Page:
* A scenario for Google’s collapse. I don’t buy it, but could it have a 10% or 15% chance of being accurate? I get some reader pushback about some links and ideas, so I’ll note again here that I post things that are interesting, intellectually stimulating or novel, and have at least some chance of being true—even if I don’t agree with them.

* The dark side of progress?, among other topics. A rare take and, like the scenario for Google’s collapse, not my main view.

* Is it possible that bad AI inputs will doom some authoritarian governments?

* Mark Zuckerberg Interviews Patrick Collison and Tyler Cowen on the Nature and Causes of Progress. Many topics will be familiar to regular readers, but I’m posting this for the sake of completeness.

* “The Inside Story of Christopher Steele’s Trump Dossier.” Or, the challenges of writing spy/espionage fiction, because the real world is so weird.

* Jennifer Ringley: The first woman to stream her life.

* The Zen of Weight Lifting.

* “The Real Class War:” more interesting than its title implies, though it’s missing one key idea: the way we’ve increased housing costs far faster than inflation via land-use restrictions.

* The Resurrection of John M. Ford, the Greatest Sci-Fi Writer You’ve Never Read. Strange timing for this, though, as the new editions don’t come out till 2020 and aren’t available on Amazon.

* Is there a limit to what our brains can understand? I tend to think yes, just based on everyday observation, and based on reading about the Von Neumanns of the world. We still don’t understand much about consciousness.

* What If Companies Get Big Because They’re Better?

* “America’s Rivalry With China Is Nothing Like the Cold War.” I’m not totally convinced but the view is well-stated and the evidence is strong.

* Even 50 year old climate models correctly predict global warming.

* Ken Liu and Chinese science fiction. In China literary fiction that touches political issues is mostly forbidden or censored, so the energy needed to make sense of the world flows elsewhere.

* “This Is Why Your Holiday Travel Is Awful.” A history of Penn Station, Robert Moses, and the growth of veto choke points that prevent anyone from doing anything anywhere.

* “Tumblr’s First Year Without Porn.” It went poorly for the site.

* “Oceans running out of oxygen.” Humanity shrugs.

* I Was Once a Socialist. Then I Saw How It Worked.

Conversations with Friends — Sally Rooney

You may have been fooled by the New Yorker profile of Sally Rooney, as I was, but don’t be: Conversations with Friends is boring—there’s nothing horribly wrong with it but little right with it either. There is some juvenile BS on almost every page; if you haven’t read the books listed here quit this review now and go pick up some of. It’s hard to find representative sentences in Conversations because they’re all representative, and flat: “He never usually trailed off his sentences this way. He started to feel agitated. I said again I didn’t mean to be distant with him. I didn’t understand what he was trying to say and I was afraid of what it might have been.” We get pages and pages like this. Also: “never usually?” Or, “I felt his body then, his heat and complex weight.” Complex weight? As opposed to simple weight?

The book is about a girl’s affair with a married man, and she kinda sorta tries polyamory lite, but without thinking much about it or having any social or community structure for it. Conversations a “kinda sorta” sort of book, which is why it’s so unsatisfying. The sentences are short and it’s easy to skip sentences, paragraphs, pages, without losing anything. Still, Conversations gives hope to unpublished writers, because if it can get published and pushed, you might be able to too.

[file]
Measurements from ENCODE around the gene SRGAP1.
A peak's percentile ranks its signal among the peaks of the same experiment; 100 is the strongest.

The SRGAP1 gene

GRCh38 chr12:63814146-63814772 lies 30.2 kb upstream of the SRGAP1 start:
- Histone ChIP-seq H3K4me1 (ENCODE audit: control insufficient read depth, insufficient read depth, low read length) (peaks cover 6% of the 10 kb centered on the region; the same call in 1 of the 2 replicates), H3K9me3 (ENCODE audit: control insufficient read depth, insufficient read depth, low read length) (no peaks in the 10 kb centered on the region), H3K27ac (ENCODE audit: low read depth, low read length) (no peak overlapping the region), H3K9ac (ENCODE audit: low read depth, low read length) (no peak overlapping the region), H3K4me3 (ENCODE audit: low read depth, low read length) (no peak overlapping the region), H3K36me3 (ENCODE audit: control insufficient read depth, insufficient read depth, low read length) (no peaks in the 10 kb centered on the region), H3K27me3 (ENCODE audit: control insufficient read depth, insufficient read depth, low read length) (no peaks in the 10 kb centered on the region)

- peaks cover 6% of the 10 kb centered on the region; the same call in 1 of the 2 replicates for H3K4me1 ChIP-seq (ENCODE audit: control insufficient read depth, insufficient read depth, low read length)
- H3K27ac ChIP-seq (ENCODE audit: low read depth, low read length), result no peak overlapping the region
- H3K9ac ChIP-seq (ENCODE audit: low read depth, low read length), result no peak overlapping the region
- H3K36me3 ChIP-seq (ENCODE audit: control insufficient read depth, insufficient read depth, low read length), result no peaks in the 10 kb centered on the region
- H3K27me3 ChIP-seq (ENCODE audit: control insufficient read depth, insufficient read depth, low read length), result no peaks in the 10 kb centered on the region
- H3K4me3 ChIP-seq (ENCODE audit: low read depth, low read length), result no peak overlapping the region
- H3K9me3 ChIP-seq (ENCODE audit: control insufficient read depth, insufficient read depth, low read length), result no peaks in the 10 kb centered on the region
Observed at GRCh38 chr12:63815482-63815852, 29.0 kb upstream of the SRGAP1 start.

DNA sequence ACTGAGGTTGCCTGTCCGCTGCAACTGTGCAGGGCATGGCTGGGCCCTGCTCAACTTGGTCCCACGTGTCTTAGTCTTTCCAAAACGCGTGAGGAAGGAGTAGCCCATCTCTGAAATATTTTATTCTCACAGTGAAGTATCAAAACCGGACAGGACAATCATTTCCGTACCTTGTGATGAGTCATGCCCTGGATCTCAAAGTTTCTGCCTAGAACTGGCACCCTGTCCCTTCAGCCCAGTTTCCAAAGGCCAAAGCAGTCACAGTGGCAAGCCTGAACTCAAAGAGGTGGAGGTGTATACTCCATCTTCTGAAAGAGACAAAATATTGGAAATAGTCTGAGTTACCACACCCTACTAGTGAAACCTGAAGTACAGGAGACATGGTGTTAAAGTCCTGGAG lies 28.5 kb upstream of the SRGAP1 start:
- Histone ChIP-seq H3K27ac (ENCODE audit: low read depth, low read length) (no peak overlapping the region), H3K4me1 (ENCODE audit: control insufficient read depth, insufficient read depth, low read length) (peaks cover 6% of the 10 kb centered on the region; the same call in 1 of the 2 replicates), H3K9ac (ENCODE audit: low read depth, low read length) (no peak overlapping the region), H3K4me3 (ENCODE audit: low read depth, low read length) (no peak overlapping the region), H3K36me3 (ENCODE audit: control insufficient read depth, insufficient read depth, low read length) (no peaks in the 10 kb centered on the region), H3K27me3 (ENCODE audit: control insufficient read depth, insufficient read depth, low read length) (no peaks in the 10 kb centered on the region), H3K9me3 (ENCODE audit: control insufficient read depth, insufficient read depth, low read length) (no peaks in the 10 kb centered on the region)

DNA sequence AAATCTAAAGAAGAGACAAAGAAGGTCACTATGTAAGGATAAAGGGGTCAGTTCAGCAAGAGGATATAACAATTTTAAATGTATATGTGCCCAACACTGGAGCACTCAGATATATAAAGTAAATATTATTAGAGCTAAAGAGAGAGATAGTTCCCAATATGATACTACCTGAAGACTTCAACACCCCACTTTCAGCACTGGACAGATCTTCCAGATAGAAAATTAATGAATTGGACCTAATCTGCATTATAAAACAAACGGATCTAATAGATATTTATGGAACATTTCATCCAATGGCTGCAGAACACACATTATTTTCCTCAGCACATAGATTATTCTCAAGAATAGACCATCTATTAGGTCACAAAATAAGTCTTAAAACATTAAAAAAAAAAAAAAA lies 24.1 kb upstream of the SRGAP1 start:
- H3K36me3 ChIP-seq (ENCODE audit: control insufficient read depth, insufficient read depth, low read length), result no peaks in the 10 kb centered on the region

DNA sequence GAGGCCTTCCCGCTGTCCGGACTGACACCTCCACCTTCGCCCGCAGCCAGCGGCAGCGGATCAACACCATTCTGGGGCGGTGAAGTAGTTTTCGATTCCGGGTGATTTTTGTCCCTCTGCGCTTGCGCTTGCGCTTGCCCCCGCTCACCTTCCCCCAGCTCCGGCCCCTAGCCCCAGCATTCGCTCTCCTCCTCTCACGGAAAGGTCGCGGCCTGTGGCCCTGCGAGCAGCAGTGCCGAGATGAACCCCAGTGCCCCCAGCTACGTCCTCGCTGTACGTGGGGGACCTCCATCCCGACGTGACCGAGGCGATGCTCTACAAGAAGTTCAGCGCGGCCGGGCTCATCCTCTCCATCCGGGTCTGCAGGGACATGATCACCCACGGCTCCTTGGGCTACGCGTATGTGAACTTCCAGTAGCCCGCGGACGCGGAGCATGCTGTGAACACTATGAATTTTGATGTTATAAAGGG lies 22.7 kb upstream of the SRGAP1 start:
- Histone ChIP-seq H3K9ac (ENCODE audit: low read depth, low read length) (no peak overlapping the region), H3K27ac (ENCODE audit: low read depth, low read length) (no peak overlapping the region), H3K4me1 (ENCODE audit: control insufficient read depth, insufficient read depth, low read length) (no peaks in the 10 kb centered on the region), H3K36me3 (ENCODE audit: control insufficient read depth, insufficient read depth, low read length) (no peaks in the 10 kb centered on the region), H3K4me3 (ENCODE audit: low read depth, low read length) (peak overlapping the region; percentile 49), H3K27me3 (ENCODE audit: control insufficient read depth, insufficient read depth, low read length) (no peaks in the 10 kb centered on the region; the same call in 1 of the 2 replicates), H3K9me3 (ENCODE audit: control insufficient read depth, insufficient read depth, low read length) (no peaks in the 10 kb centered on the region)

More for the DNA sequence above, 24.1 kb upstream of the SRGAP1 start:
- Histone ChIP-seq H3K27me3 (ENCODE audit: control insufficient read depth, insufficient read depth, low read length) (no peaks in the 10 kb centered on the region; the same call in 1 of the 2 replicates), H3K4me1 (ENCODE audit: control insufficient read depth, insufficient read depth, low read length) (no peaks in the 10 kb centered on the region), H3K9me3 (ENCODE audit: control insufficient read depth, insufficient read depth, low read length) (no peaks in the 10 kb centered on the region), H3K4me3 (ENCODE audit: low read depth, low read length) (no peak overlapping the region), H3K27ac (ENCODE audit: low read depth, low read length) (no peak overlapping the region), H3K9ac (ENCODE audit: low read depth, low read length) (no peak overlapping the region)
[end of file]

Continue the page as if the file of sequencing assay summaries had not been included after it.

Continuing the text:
I want the protagonist to get a job on a fishing boat, or building rockets for SpaceX, or working in an emergency room, or doing anything, anywhere, apart from interning for literary agents and spending too much time listening to professors or living in libraries. There is a world beyond university humanities departments, thankfully, but it is opaque to Frances and her friends. Conversations are fine, but conversations among people with no goals, no dreams, and no purpose lead one to wonder why they aren’t short stories.

Not every book needs to challenge and this one doesn’t. It’s the literary equivalent of an anodyne meal at a “new American” restaurant that does the same thing thousands of similar establishments do. It won’t offend or wow anyone. If this is the “millennial novel,” we have nothing to fear but our own emptiness, and the social media we use to try and stuff the emptiness into some shape. But you could do worse; I read to the end but am also trying not to do the classic bad critic move of generalizing from specific individuals to much larger groups. If I were to do that, I would draw much different sociological or demographic conclusions than have others I’ve read. So much art really is read as simply confirming our priors.

Links: Wealth tax failures, information flow, genius and obsession, bad romance, and more!

* “France Tried Soaking the Rich. It Didn’t Go Well.” Try to focus on substance and effectiveness of proposals, not how they make you feel or what signals you think they might communicate.

* Defecting Chinese spy offers information trove to Australian government.

* Paul Graham’s bus ticket theory of genius.

* Psilocybin for Major Depression Granted Breakthrough Therapy by FDA

* U.S. Tech Companies Prop Up China’s Vast Surveillance Network.

* Bad romance, a long and well-reported piece on the bizarreness of the National Inquirer.

* How single men and women are making politics more extreme.

* “Indiana Wesleyan Student Kicked Out of Honors College for Questioning Cultural Appropriation: Bias incident reports, safety concerns, and harassment charges, all because of a slightly trollish Facebook post.” Remember when universities were about debating ideas? You probably do remember my post about journalists and academics as modern-day clerics, persecuting modern-day heresy.